By December 2008, the writers had written three drafts of the screenplay and Warner Bros. was preparing for pre-production. However, Berlanti was forced to vacate the director's position due to scheduling conflicts with This Is Where I Leave You and Martin Campbell entered negotiations to direct in February 2009. The release date was set as December 2010, before being moved to June 17, 2011.

After a pool of actors from the likes of Bradley Cooper and Justin Timberlake were screentested, it was announced in July 2009 that Ryan Reynolds had been cast as Hal Jordan/Green Lantern. In January 2010, the film was greenlighted for production to begin in March. It was also reported that Hal Jordan's love interest, Carol Ferris, would be played by Blake Lively. Carol ultimately will become the villain Star Sapphire, although there's no word whether there might be some hint of that in the first movie. Later that same month, it was revealed that Peter Sarsgaard would portray Hector Hammond and that Mark Strong was in negotiations to play Sinestro. Also in January 2010 concept art for Kilowog, Abin Sur, and Tomar-Re surfaced. On February 9, 2010 Tim Robbins joined the cast as Senator Hammond, the disapproving father of Hector Hammond. On March 14, 2010, it was announced that Temuera Morrison and Taika Waititi had joined the cast as Abin Sur and Tom Kalmaku, respectively.


Budgeted at US$150 million, Green Lantern was initially scheduled to begin filming in November 2009 at Fox Studios Australia. The start date was pushed back to January 2010, but the production moved to Louisiana, where, on March 3, 2010 test footage was filmed in Madisonville involving stunt cars.Principal photography began on March 15, 2010 in New Orleans. Nine days after filming began, Angela Bassett joined the cast as Dr. Amanda Waller, a government agent who is a staple of the DC Comics series.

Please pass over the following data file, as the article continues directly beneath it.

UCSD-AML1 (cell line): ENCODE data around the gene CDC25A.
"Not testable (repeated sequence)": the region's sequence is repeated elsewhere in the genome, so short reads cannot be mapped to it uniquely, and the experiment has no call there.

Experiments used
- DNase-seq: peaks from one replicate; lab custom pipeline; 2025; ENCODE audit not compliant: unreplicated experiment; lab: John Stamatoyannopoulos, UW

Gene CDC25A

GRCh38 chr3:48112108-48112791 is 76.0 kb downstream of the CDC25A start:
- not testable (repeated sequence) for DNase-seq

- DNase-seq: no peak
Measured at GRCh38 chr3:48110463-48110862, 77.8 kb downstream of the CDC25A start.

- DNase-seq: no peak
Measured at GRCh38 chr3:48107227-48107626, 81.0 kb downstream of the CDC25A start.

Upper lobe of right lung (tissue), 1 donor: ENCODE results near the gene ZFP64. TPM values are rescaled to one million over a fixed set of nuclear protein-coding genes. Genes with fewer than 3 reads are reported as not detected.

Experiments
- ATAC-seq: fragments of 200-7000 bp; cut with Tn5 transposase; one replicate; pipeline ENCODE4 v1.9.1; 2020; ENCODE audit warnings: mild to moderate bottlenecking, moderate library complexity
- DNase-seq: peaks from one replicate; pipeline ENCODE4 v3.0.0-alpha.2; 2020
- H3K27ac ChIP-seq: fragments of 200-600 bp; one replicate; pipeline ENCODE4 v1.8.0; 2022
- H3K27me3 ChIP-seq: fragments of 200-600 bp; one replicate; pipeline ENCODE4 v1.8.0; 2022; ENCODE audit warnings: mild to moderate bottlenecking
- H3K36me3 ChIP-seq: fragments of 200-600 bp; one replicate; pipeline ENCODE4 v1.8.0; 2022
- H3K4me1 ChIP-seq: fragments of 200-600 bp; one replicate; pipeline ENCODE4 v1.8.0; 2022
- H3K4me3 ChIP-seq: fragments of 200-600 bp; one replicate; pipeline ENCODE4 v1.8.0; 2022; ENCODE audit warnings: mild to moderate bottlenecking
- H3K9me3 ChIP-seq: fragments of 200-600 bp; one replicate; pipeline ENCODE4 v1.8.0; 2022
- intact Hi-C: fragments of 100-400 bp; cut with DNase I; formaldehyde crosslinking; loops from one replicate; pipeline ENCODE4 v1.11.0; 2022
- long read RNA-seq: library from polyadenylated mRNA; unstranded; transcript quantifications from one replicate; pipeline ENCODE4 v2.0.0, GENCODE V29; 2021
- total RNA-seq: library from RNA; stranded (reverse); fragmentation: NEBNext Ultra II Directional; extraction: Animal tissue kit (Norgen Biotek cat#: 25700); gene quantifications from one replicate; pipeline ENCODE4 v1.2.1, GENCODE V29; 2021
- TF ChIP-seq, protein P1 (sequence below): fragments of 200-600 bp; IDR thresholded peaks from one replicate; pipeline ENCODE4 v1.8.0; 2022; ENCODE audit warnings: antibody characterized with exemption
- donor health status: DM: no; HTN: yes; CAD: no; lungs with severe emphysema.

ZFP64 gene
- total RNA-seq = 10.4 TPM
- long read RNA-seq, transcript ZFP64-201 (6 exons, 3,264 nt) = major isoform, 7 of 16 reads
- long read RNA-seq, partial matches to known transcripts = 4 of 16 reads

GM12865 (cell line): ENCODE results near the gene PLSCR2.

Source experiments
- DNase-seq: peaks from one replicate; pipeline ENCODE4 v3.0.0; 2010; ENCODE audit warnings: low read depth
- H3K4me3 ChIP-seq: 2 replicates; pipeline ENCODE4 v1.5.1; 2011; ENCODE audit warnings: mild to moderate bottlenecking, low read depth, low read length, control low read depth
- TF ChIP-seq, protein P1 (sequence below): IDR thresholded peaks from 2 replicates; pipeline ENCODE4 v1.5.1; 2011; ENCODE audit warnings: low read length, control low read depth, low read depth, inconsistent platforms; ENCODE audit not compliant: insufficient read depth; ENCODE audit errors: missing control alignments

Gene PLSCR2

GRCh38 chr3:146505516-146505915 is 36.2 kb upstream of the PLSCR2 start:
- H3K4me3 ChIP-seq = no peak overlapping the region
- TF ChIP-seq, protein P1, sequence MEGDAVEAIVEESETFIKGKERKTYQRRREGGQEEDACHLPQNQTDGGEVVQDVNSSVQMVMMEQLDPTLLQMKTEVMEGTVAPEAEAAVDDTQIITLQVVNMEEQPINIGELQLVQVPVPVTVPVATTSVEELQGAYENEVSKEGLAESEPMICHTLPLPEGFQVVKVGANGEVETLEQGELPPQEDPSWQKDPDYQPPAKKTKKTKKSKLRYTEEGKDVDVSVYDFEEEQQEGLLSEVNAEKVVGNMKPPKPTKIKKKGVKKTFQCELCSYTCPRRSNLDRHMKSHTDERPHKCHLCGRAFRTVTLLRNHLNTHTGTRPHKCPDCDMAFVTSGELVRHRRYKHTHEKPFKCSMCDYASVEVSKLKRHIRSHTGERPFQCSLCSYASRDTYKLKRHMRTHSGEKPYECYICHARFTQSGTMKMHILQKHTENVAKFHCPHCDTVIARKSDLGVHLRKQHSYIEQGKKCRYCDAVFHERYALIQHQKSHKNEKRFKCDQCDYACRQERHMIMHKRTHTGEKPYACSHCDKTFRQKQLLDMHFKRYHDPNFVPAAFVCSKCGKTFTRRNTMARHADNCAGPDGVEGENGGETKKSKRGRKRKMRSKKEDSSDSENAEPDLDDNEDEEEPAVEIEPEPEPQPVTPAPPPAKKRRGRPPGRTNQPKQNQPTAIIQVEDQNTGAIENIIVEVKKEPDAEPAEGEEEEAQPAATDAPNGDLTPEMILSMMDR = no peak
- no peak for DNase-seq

In April filming took place at the University of New Orleans. The film crew and cast shot interior scenes during the day in the Science Building, over the course of the university's Spring Break recess. Also in April Jon Tenney revealed that he will play Hal Jordan's father, test pilot Martin H. Jordan. By June 2010 filming had begun at New Orleans Lakefront Airport. In the same month it was reported that Mike Doyle has been cast for the role of Jack Jordan, the older brother of Hal Jordan.

In July 2010 it was reported that Ryan Reynolds was injured while shooting scenes for the film, separating his shoulder and was in "lots of pain".